Jeffrey Platts

There is No Such Thing as a Real Man

Written by on August 11, 2015

Every week I see another list or article titled something like “How To Know If You’re Dating A Real Man.”

Or I hear a woman on a talk show complaining that she just wants to date a “real man.”

Well, the sobering truth is that he doesn’t exist.

I have no problem with the traits that these lists often describe.

Strong.
A sense of purpose.
Loving.
Emotionally aware.
Patient listener.
Great communicator.
Respectful.
Chivalrous.

And then there are the more stereotypical traits.

Tattoos.
Big biceps.
Tall.
Loves football.
Big beards.
Drinks beer.
Does ju-jitsu.
Drives a fancy car.
The cowboy.
The quarterback.

But having any of the above traits doesn’t make them inherently more real than, or superior to, other men.

It simply means they are a man that has those traits.

While perhaps well-intentioned, using the term “real man” implies that a man who is doing or being the opposite of those traits is somehow a “fake man.” An imposter. A fraud. It allows space for a sense of shame, comparison and inferiority.

Who are those “real man” articles for, anyhow? The guy who only has six out the 10 traits? If so, then he probably won’t feel better about himself after reading how he’s lacking four qualities, causing him to show up as a fraud.

Or is it written for the guy who is ten out of ten? If so, then I doubt he would he even be reading an article like that.

Inherent in these “real man” definitions is the perpetuation of a cookie-cutter mold of masculinity. Even a “conscious” or “evolved” cookie-cutter mold is still a mold. It’s a box for a different audience.

And it’s completely subjective, depending on who is doing the defining. The David Deida version of a real man will be different than the Oprah Magazine definition, which will be different than the Elite Daily definition.

I know, because most of my life I’ve exhausted myself trying to fit into those molds. Working out so I could get more buff.

Hiding my emotions and tears because “men don’t do that.”

Checking out women’s bodies and objectifying them because that’s what macho guys do.

The underlying drive for all of my posturing was a sense of shame and resistance about who I am. And that insecurity is what drove me to read articles and books to see if I was making any progress on becoming a “real man.” For what? So that finally other guys would give me a bro hug, welcoming me into some secret global fraternity? Or so that women everywhere would wink at me, lick their lips and send me their numbers on a cocktail napkin?

What is the archetypal man, anyhow?

Is Russell Brand more of a man than The Rock?
Is Tom Brady more of a man than Prince?
Is James Bond more of a man than Mr. Big?
Is the personal trainer more of a man than the computer programmer?
Is the sales executive more of a man than the stay-at-home dad?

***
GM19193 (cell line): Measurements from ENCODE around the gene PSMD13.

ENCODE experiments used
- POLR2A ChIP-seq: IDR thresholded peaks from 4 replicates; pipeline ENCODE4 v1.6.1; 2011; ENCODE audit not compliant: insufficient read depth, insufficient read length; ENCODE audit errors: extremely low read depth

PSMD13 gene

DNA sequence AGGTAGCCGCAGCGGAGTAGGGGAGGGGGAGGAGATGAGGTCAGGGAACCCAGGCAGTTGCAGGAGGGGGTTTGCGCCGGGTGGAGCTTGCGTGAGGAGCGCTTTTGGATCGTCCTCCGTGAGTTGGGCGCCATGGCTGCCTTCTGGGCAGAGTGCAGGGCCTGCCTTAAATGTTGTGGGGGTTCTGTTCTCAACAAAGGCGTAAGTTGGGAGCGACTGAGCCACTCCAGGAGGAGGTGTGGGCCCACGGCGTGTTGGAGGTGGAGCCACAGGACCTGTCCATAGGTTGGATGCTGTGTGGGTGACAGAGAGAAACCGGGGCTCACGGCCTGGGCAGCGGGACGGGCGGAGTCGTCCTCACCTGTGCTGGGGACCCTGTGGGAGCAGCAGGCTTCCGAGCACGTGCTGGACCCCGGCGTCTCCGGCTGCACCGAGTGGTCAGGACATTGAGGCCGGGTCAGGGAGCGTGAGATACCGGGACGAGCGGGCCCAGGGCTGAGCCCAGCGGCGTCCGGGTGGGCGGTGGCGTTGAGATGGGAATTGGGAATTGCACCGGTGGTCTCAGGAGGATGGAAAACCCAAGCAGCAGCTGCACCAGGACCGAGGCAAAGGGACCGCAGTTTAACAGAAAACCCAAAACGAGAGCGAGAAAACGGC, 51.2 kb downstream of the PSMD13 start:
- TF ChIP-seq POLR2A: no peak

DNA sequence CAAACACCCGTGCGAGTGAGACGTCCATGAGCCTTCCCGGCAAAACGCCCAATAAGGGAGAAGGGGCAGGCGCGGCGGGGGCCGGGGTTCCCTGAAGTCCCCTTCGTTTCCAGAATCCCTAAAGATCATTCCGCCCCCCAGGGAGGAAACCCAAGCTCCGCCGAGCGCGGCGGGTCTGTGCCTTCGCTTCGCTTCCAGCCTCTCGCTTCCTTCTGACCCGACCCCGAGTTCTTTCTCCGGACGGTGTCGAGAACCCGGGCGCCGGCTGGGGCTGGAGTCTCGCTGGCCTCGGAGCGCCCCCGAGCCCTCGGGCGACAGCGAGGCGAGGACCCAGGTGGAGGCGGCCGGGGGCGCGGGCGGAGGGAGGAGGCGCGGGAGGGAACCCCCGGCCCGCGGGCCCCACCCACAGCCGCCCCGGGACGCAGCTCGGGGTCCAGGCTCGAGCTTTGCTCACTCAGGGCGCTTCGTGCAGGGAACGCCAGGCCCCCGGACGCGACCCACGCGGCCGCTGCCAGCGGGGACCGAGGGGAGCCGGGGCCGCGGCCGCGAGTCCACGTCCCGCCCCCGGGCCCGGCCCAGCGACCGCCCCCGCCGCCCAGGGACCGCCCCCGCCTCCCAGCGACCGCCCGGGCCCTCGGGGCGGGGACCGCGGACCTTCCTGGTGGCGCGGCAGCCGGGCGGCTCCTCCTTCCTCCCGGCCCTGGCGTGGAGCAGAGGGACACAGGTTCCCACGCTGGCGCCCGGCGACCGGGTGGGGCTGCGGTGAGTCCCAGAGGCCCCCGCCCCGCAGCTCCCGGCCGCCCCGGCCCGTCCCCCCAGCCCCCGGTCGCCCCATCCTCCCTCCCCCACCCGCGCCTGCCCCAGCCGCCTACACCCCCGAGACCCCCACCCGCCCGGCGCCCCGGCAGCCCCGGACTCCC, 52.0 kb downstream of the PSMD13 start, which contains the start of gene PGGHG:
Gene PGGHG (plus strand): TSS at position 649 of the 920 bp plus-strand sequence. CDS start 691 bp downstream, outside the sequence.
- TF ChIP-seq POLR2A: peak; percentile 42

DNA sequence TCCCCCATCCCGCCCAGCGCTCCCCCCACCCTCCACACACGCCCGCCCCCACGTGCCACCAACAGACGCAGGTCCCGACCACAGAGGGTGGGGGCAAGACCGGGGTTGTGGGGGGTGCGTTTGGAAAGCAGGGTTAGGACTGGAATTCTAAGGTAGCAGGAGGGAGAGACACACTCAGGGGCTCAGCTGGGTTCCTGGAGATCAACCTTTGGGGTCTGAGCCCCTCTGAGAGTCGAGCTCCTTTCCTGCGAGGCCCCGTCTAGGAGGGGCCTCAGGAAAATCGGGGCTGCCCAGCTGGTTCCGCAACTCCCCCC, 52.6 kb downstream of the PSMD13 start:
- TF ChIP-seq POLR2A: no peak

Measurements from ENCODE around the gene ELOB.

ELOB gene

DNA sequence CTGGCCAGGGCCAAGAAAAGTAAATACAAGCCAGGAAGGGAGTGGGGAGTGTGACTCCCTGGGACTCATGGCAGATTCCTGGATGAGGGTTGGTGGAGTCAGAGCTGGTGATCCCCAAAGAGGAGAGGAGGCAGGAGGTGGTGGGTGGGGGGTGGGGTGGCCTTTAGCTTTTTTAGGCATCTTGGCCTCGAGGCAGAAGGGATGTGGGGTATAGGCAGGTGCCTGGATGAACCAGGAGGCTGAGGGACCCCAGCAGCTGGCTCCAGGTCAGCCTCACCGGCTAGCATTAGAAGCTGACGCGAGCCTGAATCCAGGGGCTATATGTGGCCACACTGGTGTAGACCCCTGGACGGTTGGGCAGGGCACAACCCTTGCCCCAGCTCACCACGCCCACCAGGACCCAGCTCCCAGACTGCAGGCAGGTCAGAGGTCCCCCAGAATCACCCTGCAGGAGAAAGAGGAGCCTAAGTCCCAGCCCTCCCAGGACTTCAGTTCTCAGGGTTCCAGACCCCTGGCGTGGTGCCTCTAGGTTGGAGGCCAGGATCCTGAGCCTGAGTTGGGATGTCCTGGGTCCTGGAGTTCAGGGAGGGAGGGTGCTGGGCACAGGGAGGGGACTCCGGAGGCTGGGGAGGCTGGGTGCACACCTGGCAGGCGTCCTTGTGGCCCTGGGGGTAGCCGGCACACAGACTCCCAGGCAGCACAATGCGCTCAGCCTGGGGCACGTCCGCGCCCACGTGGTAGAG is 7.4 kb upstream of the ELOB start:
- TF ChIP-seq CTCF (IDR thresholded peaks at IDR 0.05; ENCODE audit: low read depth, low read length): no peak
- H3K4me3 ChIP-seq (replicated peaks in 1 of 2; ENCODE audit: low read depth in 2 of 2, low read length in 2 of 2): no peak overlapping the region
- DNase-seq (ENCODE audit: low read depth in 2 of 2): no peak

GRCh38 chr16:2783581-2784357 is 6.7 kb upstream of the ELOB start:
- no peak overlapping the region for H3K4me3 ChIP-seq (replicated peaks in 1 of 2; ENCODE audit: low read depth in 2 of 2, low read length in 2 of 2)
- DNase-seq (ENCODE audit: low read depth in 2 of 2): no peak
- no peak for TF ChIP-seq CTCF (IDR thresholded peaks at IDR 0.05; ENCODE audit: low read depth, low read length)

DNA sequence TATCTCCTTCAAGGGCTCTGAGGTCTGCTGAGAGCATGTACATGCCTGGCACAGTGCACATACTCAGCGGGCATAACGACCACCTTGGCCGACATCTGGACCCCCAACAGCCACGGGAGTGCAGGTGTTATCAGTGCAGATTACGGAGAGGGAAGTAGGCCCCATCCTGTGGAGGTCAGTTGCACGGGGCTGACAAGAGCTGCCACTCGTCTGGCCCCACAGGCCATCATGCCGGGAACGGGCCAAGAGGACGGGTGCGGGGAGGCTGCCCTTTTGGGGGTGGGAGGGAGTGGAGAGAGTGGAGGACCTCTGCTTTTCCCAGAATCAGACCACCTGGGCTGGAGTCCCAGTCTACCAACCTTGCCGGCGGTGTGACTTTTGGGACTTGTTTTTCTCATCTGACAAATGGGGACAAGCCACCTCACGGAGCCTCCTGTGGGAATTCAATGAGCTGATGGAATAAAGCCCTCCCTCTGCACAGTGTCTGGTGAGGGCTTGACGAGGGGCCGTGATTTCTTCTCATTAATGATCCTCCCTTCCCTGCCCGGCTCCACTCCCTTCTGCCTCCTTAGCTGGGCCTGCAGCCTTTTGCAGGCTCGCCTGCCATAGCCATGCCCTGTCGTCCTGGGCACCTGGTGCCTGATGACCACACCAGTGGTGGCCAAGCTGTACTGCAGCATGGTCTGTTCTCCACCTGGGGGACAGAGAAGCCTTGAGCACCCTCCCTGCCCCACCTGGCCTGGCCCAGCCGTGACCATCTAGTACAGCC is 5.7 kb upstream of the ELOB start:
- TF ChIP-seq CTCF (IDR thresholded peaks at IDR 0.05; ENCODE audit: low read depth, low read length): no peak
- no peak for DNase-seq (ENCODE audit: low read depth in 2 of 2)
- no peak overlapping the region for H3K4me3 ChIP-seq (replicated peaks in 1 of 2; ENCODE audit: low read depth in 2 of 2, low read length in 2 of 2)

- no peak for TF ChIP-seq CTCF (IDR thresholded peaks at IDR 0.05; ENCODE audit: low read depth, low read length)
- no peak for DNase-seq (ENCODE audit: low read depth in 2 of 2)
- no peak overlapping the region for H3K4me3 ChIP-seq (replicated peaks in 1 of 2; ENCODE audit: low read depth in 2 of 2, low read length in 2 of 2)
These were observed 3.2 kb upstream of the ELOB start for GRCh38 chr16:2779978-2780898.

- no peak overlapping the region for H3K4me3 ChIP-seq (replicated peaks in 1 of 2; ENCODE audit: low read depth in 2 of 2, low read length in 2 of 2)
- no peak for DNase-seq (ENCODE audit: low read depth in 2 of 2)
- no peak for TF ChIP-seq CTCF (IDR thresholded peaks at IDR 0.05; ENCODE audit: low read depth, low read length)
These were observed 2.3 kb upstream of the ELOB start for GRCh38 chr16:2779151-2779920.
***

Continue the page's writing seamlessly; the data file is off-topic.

I’m sure you’ll have your own reactions to those pairings. And I celebrate the wide and ever-evolving spectrum of masculinity.

But the truth is you are a man if you say you are. What kind of man you are is up for debate.

What makes a good father? Boyfriend? Husband? Son? Citizen?

What makes a conscious man? Loving man? Influential man? Successful man?

Those are great questions.

But to debate if a man is “real” or not? Really?

That’s like writing an article called “How To Know If Your Dog Is A Real Dog.”

Or “How To Know If Your Baby Is A Real Baby.”

The work I do with my coaching clients is to undo the cultural patterns, pressures and expectations that men endure. We stop buying into the debate whether they are a “real” man or not. End checking how they stack up to the stereotypes of “real men” we see in movies, on TV or billboards.

Then, like Michelangelo carving David from a block of stone, we both discover and create the amazing man they already are.

This is less about word choice and more about shifting the frame of the conversation. Rather than fueling the debate of who is a real man, let’s invite a dialogue that is shame- and judgment-free. One that acknowledges the strength, individuality and beauty of each man while allowing the reality that every man (and woman) always has room for growth. Not because he has to satisfy a cultural checklist, but because he has his own list of values.

If you are a man reading this, just know that you are very real.

The only thing I care about is: Are you embracing and expressing the unique flavor of your own masculinity?

That’s the real question.

Jeffrey Platts is a men's coach and authentic communication expert who is passionate about helping men create amazing relationships with women. With over 20 years of personal study and transformational training, he has led nearly 200 workshops and retreats on personal growth, dating, and communication. Jeffrey's work and writing has been featured in the Huffington Post, Washington Post, ABC News, Authentic Man Program and the Good Men Project. He brings a rich toolbox of insights and experiences to his facilitation, integrating his adventures as DJ, amateur stand-up comedian, salsa dancer, yoga teacher and world traveler.